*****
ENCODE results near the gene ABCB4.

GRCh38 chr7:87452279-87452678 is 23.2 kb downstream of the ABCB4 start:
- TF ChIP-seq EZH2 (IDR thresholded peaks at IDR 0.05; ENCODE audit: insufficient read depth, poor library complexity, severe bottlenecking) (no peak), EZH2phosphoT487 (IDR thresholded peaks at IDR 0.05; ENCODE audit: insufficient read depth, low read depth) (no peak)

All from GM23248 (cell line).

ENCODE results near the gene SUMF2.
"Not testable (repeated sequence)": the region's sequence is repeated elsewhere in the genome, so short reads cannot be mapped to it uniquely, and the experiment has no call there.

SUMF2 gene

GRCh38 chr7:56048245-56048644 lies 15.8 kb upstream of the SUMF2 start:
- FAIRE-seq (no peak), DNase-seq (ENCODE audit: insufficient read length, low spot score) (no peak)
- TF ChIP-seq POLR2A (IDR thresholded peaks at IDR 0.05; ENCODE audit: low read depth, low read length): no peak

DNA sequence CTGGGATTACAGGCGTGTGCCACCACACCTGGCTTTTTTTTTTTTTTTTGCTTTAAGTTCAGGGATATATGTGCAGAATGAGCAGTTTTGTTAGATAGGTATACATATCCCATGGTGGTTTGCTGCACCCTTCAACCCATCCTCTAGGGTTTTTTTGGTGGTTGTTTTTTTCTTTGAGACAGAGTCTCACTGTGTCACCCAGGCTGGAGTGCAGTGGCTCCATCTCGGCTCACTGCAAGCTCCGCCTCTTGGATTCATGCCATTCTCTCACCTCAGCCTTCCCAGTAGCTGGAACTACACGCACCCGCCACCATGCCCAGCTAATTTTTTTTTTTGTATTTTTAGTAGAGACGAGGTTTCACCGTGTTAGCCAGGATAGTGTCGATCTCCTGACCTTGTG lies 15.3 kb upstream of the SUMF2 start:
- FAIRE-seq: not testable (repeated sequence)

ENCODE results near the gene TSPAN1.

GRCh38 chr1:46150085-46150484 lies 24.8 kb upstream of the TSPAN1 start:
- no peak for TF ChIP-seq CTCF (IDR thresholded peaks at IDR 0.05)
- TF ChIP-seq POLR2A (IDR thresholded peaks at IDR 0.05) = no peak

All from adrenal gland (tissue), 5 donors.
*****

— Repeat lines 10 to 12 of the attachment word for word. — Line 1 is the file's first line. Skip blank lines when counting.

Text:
- TF ChIP-seq POLR2A (IDR thresholded peaks at IDR 0.05; ENCODE audit: low read depth, low read length): no peak

DNA sequence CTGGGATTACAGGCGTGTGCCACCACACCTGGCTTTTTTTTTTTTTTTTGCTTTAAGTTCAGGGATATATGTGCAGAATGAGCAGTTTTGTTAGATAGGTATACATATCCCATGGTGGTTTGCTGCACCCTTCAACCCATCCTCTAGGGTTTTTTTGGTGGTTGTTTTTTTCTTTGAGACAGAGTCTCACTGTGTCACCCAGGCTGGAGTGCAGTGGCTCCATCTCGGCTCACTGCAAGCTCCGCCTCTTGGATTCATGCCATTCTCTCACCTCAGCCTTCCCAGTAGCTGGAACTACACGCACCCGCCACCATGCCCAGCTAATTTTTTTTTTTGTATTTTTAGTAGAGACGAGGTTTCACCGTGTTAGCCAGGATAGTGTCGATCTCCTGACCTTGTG lies 15.3 kb upstream of the SUMF2 start:
- FAIRE-seq: not testable (repeated sequence)